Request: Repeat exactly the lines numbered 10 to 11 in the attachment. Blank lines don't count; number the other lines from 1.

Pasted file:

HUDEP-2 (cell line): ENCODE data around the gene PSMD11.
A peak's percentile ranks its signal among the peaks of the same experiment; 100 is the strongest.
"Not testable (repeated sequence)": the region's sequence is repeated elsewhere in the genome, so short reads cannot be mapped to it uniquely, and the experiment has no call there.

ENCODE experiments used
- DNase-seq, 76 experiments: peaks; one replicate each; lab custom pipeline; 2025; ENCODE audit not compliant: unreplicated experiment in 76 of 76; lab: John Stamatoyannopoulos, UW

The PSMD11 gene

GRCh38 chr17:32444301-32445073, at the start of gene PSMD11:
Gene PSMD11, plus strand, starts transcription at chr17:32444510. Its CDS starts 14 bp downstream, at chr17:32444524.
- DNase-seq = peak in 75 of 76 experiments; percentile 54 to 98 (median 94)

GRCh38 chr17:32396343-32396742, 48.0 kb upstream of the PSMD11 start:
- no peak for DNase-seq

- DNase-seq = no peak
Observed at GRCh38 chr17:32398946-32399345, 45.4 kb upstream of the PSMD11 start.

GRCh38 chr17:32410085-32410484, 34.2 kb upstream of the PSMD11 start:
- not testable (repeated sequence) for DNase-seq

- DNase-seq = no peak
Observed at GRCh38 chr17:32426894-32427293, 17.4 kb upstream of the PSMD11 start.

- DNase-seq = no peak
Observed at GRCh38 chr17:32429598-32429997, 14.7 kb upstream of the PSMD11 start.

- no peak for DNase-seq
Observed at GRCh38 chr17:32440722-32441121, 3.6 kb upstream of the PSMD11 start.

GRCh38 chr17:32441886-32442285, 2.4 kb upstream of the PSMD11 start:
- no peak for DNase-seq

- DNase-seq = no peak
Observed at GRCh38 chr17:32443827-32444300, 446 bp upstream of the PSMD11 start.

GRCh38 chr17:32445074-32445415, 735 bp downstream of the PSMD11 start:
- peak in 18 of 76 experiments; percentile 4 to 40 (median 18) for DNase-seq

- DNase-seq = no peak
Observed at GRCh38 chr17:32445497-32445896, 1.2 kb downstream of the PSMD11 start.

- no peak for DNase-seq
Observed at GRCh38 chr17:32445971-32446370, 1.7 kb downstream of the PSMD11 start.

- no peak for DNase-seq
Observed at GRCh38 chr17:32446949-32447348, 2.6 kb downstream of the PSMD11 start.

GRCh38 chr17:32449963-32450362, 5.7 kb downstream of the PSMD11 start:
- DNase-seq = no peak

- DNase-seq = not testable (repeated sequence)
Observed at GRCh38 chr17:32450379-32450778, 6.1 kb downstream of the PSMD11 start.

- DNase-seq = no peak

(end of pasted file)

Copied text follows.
GRCh38 chr17:32396343-32396742, 48.0 kb upstream of the PSMD11 start:
- no peak for DNase-seq